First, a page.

Monumento a la Costurera (Monument to the Seamstress) – Mexico City, Mexico - Atlas Obscura

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Monumento a la Costurera (Monument to the Seamstress)

This memorial was raised in honor of a group of workers heavily impacted by the 1985 Mexico City earthquake. 


Mexico City’s Colonia Obrera carries its reputation right in its name. This colonia (neighborhood) is named after the obreros, a catch-all word that is somewhat concurrent with the “blue-collar worker” in English. Mexican obrero groups most commonly include those involved in professions such as construction work and manufacturing. One of the main manufacturing sectors in the country is that of textiles.

For decades, Colonia Obrera has been home to several textile workshops and factories, known as maquiladoras, that are mostly staffed by women. It is estimated that in 1985, up to 40,000 women worked as seamstresses in the Colonia Obrera. Early in the morning of the 19th of September of that year, a magnitude 8.1 earthquake off the Pacific coast would lead to the collapse of several buildings in Mexico City.

Textile industrial installations in this Colonia were particularly affected, as modern estimates state that up to 800 buildings collapsed due to a combination of lax building codes and the heavy machinery and materials within. In addition, several supervisors and managers of the factories and workshops actively blocked the seamstresses from evacuating during the earthquake. In total, it is believed up to 1,600 female textile workers perished due to the disaster.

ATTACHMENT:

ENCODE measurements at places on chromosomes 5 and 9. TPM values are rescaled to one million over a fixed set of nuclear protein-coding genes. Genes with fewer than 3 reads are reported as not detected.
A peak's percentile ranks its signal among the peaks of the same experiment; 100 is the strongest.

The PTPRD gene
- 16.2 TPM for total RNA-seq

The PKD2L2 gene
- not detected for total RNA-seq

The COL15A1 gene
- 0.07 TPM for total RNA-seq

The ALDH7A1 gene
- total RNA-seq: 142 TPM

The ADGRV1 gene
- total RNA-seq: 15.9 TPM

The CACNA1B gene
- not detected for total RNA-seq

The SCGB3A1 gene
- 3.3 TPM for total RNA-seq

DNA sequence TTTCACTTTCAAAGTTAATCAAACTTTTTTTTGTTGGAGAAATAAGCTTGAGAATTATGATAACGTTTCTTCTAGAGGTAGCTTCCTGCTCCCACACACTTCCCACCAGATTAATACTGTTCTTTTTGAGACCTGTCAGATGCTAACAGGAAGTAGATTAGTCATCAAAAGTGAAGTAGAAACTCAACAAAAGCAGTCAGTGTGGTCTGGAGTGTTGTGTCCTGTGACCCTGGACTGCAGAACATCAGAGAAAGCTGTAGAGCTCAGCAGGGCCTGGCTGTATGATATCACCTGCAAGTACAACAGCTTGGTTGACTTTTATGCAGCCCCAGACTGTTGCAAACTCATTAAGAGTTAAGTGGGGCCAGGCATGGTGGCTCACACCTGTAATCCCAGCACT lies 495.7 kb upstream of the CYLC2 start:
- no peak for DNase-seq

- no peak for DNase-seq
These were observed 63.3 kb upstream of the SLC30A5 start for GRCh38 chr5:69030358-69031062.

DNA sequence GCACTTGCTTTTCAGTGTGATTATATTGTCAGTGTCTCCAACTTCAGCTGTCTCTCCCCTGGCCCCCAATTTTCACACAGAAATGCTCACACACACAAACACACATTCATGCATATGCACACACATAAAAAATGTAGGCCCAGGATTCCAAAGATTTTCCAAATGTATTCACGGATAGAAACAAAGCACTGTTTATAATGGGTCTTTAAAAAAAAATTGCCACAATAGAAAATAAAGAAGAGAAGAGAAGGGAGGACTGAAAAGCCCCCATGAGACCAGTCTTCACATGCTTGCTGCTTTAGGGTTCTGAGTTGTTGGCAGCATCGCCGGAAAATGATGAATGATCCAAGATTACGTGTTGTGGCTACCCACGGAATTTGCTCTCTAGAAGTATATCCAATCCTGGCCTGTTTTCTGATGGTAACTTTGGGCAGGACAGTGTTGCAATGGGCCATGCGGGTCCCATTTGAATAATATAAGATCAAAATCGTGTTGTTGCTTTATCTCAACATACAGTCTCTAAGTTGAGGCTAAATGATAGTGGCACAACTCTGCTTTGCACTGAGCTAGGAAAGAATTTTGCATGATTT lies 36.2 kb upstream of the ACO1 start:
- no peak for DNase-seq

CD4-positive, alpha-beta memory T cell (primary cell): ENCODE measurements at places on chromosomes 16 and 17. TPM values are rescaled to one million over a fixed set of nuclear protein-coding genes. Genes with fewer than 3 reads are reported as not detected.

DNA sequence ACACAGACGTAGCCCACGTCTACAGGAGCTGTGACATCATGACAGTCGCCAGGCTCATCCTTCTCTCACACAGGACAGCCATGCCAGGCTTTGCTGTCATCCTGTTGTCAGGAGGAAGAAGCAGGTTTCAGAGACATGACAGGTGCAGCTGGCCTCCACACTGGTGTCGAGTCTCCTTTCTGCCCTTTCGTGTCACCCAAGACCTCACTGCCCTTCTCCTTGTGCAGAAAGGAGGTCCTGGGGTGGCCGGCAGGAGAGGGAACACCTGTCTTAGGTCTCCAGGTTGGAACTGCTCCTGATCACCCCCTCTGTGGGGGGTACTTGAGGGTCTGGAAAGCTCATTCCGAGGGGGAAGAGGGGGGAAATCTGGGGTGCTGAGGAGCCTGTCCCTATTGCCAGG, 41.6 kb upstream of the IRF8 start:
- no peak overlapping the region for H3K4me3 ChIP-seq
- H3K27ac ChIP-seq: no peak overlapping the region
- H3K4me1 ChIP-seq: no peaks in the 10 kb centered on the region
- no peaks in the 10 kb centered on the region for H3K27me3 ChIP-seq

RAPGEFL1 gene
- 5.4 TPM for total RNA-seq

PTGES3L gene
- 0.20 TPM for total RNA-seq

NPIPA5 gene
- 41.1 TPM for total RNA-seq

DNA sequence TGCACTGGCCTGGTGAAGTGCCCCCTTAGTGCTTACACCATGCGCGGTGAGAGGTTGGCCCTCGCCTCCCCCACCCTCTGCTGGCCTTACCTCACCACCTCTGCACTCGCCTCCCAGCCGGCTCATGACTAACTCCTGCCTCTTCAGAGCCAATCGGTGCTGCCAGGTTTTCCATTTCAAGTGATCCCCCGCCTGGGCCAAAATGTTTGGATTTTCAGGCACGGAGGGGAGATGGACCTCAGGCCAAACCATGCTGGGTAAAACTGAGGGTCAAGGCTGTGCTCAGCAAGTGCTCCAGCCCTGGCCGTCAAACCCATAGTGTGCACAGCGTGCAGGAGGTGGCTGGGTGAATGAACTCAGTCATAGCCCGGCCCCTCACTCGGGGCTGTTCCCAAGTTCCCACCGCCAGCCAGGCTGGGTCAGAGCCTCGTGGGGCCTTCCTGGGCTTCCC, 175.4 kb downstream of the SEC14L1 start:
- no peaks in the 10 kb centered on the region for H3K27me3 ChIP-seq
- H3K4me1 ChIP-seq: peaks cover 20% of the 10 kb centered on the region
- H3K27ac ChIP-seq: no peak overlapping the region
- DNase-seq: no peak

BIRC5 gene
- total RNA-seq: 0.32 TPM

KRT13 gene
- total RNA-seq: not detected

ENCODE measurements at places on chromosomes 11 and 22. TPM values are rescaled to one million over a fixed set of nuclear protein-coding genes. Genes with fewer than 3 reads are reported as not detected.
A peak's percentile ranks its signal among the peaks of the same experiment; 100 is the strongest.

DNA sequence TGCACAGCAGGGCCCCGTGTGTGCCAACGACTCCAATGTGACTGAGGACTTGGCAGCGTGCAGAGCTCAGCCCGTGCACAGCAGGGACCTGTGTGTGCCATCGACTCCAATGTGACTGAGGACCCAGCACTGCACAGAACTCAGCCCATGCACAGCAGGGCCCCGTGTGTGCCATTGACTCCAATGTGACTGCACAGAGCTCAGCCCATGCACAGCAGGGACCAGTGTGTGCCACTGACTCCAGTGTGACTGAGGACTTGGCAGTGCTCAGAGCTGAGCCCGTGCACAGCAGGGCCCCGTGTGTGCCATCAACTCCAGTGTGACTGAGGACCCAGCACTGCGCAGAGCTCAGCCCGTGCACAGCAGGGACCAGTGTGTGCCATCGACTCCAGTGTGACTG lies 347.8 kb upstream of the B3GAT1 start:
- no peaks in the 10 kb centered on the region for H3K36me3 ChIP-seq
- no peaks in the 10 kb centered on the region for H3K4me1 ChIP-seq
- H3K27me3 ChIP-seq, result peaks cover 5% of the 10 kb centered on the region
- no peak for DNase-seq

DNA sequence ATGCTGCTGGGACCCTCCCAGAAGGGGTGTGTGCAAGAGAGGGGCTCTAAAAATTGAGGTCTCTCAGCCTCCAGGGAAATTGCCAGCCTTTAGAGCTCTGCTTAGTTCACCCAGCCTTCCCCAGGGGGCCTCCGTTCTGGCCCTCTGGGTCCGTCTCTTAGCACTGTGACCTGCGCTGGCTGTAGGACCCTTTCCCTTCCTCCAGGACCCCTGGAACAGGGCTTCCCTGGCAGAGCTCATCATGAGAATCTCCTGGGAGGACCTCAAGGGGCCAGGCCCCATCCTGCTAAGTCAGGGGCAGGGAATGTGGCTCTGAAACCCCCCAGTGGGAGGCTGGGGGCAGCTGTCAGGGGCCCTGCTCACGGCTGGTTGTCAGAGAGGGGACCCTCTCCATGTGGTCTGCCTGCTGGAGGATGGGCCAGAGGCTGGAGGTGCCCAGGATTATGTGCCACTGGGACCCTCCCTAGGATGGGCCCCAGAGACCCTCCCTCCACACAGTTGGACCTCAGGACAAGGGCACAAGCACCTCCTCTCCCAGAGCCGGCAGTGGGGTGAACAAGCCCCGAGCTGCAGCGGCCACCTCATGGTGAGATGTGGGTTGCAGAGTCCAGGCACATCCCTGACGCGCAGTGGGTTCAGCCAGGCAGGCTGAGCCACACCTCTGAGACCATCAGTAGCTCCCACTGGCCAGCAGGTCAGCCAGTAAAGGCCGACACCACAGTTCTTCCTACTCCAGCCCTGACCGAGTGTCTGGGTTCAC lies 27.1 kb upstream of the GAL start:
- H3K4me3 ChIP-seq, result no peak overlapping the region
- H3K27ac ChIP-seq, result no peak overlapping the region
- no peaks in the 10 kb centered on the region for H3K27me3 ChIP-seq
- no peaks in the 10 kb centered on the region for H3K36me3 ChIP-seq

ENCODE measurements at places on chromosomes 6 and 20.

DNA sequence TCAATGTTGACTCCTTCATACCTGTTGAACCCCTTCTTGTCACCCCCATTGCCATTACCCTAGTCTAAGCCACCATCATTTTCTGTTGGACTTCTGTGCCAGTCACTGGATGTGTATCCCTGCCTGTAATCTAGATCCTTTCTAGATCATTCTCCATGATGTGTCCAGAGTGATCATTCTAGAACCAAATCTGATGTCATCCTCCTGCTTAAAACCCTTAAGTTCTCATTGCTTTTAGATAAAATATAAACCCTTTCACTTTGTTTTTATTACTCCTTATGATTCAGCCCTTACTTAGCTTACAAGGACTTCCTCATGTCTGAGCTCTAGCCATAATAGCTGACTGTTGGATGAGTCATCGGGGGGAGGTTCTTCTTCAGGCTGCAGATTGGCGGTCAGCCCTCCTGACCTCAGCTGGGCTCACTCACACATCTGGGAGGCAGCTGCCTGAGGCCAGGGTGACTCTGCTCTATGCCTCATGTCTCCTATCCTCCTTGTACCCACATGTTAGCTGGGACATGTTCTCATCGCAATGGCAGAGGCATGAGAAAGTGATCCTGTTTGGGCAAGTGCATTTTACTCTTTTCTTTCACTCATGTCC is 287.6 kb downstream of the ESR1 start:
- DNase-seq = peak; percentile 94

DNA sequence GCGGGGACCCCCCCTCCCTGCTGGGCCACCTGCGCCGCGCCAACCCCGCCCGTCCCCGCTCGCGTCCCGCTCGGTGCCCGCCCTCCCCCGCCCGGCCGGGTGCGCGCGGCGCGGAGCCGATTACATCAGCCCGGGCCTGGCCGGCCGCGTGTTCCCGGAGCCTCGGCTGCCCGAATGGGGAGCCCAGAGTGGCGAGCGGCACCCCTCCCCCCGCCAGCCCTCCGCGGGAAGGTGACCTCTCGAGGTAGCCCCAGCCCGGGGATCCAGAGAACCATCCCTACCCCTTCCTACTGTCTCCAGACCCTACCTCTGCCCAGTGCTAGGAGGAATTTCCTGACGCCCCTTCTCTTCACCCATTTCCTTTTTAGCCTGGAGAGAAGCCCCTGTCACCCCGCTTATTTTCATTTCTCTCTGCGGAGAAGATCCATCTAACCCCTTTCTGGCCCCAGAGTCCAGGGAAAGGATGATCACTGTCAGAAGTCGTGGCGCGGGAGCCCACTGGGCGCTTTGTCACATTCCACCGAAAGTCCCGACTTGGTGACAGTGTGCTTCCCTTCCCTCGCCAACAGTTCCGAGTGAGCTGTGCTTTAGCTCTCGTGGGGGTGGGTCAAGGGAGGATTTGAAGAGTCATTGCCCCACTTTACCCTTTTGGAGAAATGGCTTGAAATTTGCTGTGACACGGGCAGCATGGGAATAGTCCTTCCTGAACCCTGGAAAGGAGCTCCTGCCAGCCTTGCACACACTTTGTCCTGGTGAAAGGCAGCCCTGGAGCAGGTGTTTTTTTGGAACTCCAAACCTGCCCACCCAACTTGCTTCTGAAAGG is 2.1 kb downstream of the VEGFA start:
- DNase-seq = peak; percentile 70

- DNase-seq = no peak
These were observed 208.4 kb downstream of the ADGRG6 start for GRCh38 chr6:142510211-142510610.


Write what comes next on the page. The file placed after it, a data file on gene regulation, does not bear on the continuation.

The monument by sculptor Patricia Mejía stands on a courtyard built on the grounds where one of these workshops collapsed and was inaugurated in 2003. It depicts a seamstress sitting in front of a sewing machine, working on a Mexican flag. In 2017, coincidentally on September 19, another earthquake shook Mexico City.

The 32-year period highlighted the changes that had and hadn’t occurred in Mexico since the last earthquake. Changes in building codes meant that far fewer buildings collapsed, regular drills meant people were more prepared and informed, and the official total death toll of 370 paled in comparison to the tens of thousands of deaths in 1985. Textile installations of the Colonia Obrera would again be counted among the collapses, however.

The 2017 earthquake would again see seamstresses affected due to poor working conditions and management unconcerned with their well-being. The effects of globalization were also clearly on display, as some of the foreign casualties of the disaster included four Taiwanese workers from a collapsed textile workshop, half of the total foreign deaths from the earthquake.

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